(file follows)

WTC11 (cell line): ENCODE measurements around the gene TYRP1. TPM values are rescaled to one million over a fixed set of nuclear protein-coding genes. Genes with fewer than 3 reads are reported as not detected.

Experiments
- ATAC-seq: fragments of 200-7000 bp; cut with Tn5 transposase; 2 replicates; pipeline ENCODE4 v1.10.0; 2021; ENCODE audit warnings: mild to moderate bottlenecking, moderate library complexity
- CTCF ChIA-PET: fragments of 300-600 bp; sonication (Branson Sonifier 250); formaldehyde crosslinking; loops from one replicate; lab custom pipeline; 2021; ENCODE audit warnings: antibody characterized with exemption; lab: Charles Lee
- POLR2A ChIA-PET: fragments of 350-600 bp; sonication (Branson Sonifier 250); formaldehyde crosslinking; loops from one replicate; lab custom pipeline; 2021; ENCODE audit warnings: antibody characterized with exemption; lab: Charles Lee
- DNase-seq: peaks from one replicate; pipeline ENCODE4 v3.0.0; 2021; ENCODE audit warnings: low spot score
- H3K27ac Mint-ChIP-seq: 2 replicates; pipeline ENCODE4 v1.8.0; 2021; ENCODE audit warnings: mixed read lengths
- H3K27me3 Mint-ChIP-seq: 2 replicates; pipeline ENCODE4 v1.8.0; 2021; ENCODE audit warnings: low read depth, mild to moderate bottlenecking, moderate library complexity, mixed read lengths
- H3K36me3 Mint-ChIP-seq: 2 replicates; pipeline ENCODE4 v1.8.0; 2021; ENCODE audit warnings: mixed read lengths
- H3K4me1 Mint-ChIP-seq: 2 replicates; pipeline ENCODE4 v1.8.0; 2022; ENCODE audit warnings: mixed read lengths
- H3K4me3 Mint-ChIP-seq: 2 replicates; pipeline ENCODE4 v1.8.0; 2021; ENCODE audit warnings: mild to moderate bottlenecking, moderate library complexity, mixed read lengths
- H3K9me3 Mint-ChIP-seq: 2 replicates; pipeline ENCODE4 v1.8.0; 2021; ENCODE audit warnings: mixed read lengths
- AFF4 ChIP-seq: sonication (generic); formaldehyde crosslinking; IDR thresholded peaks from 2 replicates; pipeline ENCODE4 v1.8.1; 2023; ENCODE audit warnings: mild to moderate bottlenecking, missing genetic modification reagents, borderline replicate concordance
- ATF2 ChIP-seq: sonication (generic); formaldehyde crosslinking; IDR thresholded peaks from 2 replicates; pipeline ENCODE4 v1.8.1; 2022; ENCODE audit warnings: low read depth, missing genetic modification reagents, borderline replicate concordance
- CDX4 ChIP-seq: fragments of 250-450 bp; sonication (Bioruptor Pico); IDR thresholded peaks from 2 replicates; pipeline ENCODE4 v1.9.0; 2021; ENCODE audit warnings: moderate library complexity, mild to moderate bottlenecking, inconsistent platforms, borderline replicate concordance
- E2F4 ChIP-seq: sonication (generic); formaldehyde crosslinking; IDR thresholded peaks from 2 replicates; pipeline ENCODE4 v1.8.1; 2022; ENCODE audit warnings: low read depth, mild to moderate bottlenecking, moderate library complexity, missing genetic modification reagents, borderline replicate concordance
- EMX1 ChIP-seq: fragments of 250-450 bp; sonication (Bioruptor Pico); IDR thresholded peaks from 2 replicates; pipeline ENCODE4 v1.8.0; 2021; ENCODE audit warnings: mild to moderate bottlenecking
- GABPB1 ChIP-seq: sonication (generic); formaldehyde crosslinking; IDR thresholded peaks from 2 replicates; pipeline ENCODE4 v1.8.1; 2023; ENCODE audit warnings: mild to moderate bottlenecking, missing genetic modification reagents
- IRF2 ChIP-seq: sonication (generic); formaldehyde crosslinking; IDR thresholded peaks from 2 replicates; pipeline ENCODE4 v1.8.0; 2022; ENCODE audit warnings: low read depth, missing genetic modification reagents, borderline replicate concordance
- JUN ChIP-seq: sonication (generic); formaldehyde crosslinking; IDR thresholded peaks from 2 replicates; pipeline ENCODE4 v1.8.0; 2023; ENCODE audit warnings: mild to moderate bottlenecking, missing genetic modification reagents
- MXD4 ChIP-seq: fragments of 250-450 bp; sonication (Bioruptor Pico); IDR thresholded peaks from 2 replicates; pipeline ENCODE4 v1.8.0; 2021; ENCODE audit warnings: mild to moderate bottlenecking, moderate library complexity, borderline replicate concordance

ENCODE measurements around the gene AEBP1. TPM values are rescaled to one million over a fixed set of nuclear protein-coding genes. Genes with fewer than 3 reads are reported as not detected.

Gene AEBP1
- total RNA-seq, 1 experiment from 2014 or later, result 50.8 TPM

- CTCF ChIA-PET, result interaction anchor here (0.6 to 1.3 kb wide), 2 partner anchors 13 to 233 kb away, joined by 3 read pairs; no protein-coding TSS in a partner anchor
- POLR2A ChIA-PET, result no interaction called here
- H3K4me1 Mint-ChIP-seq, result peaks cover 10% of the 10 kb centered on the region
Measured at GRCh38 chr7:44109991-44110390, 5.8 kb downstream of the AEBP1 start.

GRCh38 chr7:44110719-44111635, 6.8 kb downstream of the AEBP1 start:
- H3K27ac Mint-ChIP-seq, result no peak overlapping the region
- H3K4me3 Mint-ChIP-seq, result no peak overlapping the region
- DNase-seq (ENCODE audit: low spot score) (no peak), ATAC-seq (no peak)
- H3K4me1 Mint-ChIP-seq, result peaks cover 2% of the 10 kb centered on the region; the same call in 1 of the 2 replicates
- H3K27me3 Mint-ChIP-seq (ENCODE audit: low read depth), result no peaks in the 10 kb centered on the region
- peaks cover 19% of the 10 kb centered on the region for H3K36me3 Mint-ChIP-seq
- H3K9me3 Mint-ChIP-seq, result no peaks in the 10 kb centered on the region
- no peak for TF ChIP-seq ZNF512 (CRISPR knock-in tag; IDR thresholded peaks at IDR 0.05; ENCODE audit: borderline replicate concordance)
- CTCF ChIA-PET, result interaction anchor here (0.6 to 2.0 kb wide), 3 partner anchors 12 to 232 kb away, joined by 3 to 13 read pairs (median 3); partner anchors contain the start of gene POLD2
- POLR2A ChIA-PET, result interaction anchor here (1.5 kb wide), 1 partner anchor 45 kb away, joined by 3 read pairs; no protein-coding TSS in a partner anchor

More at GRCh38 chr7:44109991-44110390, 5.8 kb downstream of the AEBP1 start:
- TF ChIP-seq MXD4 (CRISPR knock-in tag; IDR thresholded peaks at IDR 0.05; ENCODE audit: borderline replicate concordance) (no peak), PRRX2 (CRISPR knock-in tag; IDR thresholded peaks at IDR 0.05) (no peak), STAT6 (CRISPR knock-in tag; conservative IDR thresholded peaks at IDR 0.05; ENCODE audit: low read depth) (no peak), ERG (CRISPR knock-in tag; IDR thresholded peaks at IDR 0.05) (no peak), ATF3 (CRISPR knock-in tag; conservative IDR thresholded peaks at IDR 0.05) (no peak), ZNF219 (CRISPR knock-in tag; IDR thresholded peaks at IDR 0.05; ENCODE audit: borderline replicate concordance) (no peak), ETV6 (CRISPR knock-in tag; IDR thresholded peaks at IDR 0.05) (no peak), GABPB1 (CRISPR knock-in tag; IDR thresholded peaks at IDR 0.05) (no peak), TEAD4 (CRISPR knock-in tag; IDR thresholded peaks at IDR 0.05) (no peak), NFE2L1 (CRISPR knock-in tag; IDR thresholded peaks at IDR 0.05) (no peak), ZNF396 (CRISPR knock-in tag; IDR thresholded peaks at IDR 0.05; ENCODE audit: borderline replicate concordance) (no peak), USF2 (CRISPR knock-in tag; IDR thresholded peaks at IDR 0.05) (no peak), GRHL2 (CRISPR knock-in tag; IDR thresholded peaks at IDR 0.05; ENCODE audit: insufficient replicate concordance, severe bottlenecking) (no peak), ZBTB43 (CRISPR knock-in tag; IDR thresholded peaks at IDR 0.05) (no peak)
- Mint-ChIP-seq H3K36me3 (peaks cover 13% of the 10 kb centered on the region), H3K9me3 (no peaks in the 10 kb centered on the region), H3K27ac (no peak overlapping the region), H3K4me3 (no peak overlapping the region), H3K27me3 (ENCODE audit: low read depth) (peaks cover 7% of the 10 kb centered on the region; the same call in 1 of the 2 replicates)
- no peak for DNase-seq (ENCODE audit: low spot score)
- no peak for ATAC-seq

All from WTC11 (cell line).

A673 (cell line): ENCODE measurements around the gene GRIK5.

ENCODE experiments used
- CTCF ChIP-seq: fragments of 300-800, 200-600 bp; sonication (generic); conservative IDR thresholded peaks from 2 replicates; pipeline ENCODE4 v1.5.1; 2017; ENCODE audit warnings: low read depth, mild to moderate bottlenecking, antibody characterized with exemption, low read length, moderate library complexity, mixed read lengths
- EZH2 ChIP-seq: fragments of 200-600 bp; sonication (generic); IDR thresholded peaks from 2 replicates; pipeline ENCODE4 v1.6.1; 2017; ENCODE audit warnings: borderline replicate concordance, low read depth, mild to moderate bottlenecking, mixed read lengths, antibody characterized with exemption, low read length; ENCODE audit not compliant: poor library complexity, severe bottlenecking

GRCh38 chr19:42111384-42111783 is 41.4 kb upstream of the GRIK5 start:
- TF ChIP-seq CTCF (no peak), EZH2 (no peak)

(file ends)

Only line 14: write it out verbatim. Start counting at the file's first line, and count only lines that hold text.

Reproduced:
- ATF2 ChIP-seq: sonication (generic); formaldehyde crosslinking; IDR thresholded peaks from 2 replicates; pipeline ENCODE4 v1.8.1; 2022; ENCODE audit warnings: low read depth, missing genetic modification reagents, borderline replicate concordance